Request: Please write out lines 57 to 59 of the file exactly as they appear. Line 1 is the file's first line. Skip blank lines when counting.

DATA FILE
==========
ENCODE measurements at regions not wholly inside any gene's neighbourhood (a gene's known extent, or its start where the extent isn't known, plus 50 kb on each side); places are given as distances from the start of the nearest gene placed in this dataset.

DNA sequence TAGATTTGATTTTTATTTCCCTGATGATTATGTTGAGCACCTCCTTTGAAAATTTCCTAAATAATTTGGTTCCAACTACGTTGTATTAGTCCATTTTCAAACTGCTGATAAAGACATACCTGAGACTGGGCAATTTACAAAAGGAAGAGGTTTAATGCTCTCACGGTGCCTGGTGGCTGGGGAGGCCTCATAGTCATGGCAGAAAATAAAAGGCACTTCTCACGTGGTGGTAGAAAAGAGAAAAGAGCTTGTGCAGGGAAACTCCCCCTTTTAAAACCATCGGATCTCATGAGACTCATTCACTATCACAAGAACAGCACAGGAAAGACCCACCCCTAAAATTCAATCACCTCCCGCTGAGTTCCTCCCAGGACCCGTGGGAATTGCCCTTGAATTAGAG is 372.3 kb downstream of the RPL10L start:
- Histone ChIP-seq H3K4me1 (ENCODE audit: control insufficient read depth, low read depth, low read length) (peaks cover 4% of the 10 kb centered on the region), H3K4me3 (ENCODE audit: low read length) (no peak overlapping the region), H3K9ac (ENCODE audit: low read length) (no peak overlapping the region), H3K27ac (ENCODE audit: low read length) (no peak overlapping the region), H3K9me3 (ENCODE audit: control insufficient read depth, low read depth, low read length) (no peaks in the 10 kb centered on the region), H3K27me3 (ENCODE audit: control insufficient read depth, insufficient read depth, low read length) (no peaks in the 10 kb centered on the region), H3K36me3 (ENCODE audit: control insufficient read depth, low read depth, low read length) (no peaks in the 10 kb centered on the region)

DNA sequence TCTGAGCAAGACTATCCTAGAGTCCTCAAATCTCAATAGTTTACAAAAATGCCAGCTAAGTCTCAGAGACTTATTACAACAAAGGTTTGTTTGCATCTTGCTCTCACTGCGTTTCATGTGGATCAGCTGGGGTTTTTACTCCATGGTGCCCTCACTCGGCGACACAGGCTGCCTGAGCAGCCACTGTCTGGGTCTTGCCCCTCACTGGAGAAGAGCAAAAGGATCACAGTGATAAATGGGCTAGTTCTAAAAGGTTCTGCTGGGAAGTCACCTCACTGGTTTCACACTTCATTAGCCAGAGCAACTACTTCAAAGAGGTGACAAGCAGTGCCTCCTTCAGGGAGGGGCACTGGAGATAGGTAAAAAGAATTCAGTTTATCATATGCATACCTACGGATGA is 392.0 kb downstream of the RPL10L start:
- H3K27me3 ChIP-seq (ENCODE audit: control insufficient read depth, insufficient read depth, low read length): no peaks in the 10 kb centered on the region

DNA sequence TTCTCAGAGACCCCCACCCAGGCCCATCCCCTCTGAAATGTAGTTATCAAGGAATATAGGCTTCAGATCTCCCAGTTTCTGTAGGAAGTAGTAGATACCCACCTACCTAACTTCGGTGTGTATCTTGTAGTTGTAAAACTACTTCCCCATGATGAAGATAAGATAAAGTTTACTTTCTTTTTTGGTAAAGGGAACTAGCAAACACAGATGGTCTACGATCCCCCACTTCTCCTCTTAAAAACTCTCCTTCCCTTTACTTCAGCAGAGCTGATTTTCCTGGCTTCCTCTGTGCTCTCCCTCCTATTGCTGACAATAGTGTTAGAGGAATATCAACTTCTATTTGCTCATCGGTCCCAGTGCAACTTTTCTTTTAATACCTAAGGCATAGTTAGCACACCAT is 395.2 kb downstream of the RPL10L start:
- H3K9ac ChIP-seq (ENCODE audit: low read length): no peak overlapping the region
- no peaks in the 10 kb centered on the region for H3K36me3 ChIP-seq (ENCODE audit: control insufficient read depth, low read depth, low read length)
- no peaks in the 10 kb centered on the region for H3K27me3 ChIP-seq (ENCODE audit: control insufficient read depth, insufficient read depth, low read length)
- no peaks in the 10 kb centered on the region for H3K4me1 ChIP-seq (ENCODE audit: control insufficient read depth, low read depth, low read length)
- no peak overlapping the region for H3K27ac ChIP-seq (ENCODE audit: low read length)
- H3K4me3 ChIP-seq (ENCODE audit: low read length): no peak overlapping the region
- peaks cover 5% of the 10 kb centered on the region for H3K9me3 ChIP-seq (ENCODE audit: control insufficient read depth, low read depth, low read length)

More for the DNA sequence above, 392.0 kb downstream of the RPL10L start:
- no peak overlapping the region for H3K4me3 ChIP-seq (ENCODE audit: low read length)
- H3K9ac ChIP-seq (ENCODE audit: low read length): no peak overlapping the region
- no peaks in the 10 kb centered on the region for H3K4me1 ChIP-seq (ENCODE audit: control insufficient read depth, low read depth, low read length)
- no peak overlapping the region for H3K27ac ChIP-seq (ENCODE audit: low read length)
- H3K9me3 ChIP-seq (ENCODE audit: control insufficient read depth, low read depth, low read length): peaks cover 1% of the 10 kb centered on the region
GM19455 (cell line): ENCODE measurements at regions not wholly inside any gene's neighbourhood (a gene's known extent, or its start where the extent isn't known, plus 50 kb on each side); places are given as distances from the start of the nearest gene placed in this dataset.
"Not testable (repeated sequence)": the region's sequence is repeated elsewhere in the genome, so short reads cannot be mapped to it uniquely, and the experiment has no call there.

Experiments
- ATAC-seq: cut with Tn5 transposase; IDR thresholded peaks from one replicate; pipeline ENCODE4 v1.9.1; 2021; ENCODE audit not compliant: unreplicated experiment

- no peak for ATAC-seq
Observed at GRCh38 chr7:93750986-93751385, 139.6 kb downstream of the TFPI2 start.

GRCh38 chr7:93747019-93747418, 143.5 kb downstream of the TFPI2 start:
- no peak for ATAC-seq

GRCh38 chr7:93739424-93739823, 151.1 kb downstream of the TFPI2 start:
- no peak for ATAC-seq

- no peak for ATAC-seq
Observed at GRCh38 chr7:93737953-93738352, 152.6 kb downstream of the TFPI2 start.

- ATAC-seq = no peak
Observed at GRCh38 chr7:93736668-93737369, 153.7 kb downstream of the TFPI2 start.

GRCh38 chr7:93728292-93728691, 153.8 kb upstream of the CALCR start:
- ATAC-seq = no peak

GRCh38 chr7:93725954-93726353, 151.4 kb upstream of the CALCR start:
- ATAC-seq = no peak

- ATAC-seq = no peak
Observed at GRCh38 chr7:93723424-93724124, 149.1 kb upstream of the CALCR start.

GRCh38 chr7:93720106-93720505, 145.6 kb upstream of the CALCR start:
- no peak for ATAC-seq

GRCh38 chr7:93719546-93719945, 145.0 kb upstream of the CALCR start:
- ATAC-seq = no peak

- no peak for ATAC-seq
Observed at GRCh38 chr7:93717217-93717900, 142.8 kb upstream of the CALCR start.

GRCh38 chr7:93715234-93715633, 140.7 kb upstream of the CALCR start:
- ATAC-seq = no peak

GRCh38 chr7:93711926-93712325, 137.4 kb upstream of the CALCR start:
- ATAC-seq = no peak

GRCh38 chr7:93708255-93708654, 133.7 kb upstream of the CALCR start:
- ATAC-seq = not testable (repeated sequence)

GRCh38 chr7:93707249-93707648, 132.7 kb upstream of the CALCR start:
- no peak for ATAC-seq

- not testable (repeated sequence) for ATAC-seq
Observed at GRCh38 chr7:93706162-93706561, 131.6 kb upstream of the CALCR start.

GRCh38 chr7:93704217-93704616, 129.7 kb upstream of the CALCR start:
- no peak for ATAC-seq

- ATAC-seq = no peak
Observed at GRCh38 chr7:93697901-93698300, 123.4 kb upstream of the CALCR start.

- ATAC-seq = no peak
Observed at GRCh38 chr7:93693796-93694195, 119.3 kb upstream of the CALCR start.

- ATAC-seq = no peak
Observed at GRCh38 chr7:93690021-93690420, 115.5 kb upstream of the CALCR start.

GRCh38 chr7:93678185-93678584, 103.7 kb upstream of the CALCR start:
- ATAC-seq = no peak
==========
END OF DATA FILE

- no peak for ATAC-seq

- ATAC-seq = no peak
Observed at GRCh38 chr7:93697901-93698300, 123.4 kb upstream of the CALCR start.